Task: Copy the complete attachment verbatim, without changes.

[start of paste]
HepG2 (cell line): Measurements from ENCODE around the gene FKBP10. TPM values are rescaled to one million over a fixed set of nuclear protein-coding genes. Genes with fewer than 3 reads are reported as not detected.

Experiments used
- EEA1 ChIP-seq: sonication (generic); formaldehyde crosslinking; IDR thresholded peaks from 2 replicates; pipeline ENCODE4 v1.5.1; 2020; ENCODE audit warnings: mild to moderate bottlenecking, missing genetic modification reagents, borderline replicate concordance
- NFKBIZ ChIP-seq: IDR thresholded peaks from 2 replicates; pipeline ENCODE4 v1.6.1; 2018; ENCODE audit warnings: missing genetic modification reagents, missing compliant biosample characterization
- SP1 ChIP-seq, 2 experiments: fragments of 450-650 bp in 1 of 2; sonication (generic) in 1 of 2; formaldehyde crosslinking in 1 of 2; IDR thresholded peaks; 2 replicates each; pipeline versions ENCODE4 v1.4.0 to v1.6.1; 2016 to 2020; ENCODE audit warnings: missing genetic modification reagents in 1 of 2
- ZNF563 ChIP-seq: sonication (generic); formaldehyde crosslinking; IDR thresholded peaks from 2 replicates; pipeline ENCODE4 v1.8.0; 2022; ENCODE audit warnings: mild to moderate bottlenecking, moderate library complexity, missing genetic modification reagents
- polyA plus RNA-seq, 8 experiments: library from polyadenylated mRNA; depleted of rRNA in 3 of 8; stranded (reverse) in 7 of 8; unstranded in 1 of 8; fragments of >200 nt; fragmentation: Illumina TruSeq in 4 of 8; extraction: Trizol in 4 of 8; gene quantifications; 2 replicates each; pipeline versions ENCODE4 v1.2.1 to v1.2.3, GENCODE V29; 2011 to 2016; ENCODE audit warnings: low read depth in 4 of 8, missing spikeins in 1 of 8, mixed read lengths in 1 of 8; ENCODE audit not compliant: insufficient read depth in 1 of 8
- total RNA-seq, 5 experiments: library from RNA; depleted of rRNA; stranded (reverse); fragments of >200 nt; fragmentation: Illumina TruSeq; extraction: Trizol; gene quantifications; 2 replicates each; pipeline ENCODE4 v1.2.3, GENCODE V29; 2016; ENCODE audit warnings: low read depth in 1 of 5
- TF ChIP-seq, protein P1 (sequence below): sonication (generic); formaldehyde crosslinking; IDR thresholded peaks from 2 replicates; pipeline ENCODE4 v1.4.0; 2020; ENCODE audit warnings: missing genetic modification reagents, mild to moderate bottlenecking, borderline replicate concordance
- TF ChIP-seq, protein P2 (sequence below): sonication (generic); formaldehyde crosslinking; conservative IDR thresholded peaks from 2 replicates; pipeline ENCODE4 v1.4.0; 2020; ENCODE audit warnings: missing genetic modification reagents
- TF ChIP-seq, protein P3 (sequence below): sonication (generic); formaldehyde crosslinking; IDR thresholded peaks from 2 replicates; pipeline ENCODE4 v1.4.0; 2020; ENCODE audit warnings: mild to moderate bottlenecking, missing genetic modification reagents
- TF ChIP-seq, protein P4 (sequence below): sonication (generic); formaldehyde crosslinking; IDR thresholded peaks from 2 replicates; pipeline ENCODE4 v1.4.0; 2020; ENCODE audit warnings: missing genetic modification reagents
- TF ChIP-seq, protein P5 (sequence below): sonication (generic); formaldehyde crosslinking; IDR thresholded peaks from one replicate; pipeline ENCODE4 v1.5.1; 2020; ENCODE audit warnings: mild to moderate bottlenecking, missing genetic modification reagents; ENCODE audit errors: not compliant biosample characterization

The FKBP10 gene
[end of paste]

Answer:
HepG2 (cell line): Measurements from ENCODE around the gene FKBP10. TPM values are rescaled to one million over a fixed set of nuclear protein-coding genes. Genes with fewer than 3 reads are reported as not detected.

Experiments used
- EEA1 ChIP-seq: sonication (generic); formaldehyde crosslinking; IDR thresholded peaks from 2 replicates; pipeline ENCODE4 v1.5.1; 2020; ENCODE audit warnings: mild to moderate bottlenecking, missing genetic modification reagents, borderline replicate concordance
- NFKBIZ ChIP-seq: IDR thresholded peaks from 2 replicates; pipeline ENCODE4 v1.6.1; 2018; ENCODE audit warnings: missing genetic modification reagents, missing compliant biosample characterization
- SP1 ChIP-seq, 2 experiments: fragments of 450-650 bp in 1 of 2; sonication (generic) in 1 of 2; formaldehyde crosslinking in 1 of 2; IDR thresholded peaks; 2 replicates each; pipeline versions ENCODE4 v1.4.0 to v1.6.1; 2016 to 2020; ENCODE audit warnings: missing genetic modification reagents in 1 of 2
- ZNF563 ChIP-seq: sonication (generic); formaldehyde crosslinking; IDR thresholded peaks from 2 replicates; pipeline ENCODE4 v1.8.0; 2022; ENCODE audit warnings: mild to moderate bottlenecking, moderate library complexity, missing genetic modification reagents
- polyA plus RNA-seq, 8 experiments: library from polyadenylated mRNA; depleted of rRNA in 3 of 8; stranded (reverse) in 7 of 8; unstranded in 1 of 8; fragments of >200 nt; fragmentation: Illumina TruSeq in 4 of 8; extraction: Trizol in 4 of 8; gene quantifications; 2 replicates each; pipeline versions ENCODE4 v1.2.1 to v1.2.3, GENCODE V29; 2011 to 2016; ENCODE audit warnings: low read depth in 4 of 8, missing spikeins in 1 of 8, mixed read lengths in 1 of 8; ENCODE audit not compliant: insufficient read depth in 1 of 8
- total RNA-seq, 5 experiments: library from RNA; depleted of rRNA; stranded (reverse); fragments of >200 nt; fragmentation: Illumina TruSeq; extraction: Trizol; gene quantifications; 2 replicates each; pipeline ENCODE4 v1.2.3, GENCODE V29; 2016; ENCODE audit warnings: low read depth in 1 of 5
- TF ChIP-seq, protein P1 (sequence below): sonication (generic); formaldehyde crosslinking; IDR thresholded peaks from 2 replicates; pipeline ENCODE4 v1.4.0; 2020; ENCODE audit warnings: missing genetic modification reagents, mild to moderate bottlenecking, borderline replicate concordance
- TF ChIP-seq, protein P2 (sequence below): sonication (generic); formaldehyde crosslinking; conservative IDR thresholded peaks from 2 replicates; pipeline ENCODE4 v1.4.0; 2020; ENCODE audit warnings: missing genetic modification reagents
- TF ChIP-seq, protein P3 (sequence below): sonication (generic); formaldehyde crosslinking; IDR thresholded peaks from 2 replicates; pipeline ENCODE4 v1.4.0; 2020; ENCODE audit warnings: mild to moderate bottlenecking, missing genetic modification reagents
- TF ChIP-seq, protein P4 (sequence below): sonication (generic); formaldehyde crosslinking; IDR thresholded peaks from 2 replicates; pipeline ENCODE4 v1.4.0; 2020; ENCODE audit warnings: missing genetic modification reagents
- TF ChIP-seq, protein P5 (sequence below): sonication (generic); formaldehyde crosslinking; IDR thresholded peaks from one replicate; pipeline ENCODE4 v1.5.1; 2020; ENCODE audit warnings: mild to moderate bottlenecking, missing genetic modification reagents; ENCODE audit errors: not compliant biosample characterization

The FKBP10 gene